September 23 2014 Latest news:
Monday, May 26, 2014
The UK Independence Party and the Conservatives triumphed in the east at the expense of the Liberal Democrats who lost their eastern voice in Europe on Sunday night.
Each won three seats, with Richard Howitt taking one for Labour.
MEPs of many parties paid tribute to Liberal Democrat Andrew Duff, who has served three terms in the European Parliament, but lost his seat following Thursday’s vote. He claimed his party had been “clobbered” in coalition and confounded by a wave of nationalistic sentiment across the country.
Patrick O’Flynn, the top UKIP candidate for the east of England, hailed his party’s “political earthquake”, after taking more than half a million votes, ahead of the Conservatives’ 446,569.
The UKIP communications director added: “Voters in the east, as in the rest of the UK, are concerned about open door migration, about pressure on green field land and about living standards – but they also wanted to give the other parties a bloody nose and we have to recognise UKIP was a convenient vehicle for that. We now need to convince people to stick with us.
“We need to build on our strategy, work on our vision and broaden our agenda.
“If we do that we can be confident of winning seats in parliament.”
Mr Howitt, who was re-elected as the Labour MEP in the east, said the party must acknowledge UKIP’s success but not mirror their policies.
He added: “Labour has seen a big increase in its vote in this region but we must acknowledge the concerns that UKIP has tapped into – we do not reject those concerns but we do reject the prescription offered by UKIP. We say that Farage is a mirage.”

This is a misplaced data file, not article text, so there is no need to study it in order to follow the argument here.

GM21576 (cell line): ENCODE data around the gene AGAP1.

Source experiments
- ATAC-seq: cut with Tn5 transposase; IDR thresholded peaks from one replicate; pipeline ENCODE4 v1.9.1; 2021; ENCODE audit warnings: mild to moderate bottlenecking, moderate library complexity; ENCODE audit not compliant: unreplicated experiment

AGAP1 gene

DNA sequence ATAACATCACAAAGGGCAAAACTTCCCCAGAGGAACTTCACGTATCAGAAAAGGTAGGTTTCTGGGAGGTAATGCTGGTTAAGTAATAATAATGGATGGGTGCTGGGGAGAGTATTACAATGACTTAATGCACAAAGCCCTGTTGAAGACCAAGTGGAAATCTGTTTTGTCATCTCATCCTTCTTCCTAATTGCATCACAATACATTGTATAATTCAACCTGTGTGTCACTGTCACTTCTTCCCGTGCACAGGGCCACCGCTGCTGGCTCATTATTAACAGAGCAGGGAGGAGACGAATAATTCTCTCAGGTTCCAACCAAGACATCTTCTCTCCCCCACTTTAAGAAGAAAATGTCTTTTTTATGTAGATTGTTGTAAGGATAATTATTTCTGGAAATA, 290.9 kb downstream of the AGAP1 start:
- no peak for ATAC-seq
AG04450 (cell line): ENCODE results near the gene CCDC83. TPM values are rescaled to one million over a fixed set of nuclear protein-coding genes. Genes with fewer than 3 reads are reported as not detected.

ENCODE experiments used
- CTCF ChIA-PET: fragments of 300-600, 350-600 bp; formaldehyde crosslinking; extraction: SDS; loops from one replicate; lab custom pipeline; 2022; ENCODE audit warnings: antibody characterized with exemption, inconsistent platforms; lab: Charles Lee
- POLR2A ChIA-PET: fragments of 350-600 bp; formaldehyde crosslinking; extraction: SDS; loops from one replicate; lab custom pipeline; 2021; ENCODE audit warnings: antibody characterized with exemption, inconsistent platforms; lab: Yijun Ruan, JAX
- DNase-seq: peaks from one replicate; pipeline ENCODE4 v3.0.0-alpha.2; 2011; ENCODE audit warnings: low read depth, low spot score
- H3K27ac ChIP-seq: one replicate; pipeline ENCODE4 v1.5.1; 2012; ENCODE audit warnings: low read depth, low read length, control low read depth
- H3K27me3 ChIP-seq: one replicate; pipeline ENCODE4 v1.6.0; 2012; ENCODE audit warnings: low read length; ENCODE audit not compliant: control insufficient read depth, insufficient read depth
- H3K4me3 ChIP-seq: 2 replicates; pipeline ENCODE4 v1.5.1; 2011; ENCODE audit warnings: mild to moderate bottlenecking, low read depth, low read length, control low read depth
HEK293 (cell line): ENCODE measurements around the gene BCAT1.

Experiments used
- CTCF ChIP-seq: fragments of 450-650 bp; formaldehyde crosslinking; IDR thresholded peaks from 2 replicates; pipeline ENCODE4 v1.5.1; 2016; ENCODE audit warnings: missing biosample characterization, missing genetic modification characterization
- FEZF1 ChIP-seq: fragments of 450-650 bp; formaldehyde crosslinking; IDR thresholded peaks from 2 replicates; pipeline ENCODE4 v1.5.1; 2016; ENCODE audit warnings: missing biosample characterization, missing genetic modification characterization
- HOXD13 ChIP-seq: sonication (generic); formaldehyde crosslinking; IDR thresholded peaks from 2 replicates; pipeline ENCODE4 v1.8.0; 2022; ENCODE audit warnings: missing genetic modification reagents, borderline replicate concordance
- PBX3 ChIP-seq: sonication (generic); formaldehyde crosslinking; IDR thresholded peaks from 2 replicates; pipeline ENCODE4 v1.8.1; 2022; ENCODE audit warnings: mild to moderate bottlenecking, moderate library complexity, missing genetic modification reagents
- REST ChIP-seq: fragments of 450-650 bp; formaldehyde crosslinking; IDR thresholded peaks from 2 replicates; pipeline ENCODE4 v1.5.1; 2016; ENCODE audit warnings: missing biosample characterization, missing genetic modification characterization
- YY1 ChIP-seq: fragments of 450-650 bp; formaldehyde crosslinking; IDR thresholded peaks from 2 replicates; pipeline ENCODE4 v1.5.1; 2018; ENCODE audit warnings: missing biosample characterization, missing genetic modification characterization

David Campbell Bannerman, who won a seat standing for UKIP in 2009 before defecting to the Conservatives in 2012, said: “I am rather relieved and rather delighted.
“This is a right wing victory today. That is a great bellweather for the general election,” he said.
The Green Party came fourth ahead of the Liberal Democrats, narrowly missing out on a seat in Europe after missing by 1pc in 2009.
Lead candidate Rupert Read said: “To become runner up twice in row is in one way very encouraging, but in another way, very gutting. It is difficult to take.”
Across the region 36.18 per cent of those eligible to vote turned out, ahead of a national turnout of 36 per cent.
And across the European Union it was 43.11 per cent – marginally ahead of the 43 per cent registered five years ago.
Last time the elections were contested in the east, the Conservatives won three seats, UKIP two, with Labour and the Liberal Democrats getting one each.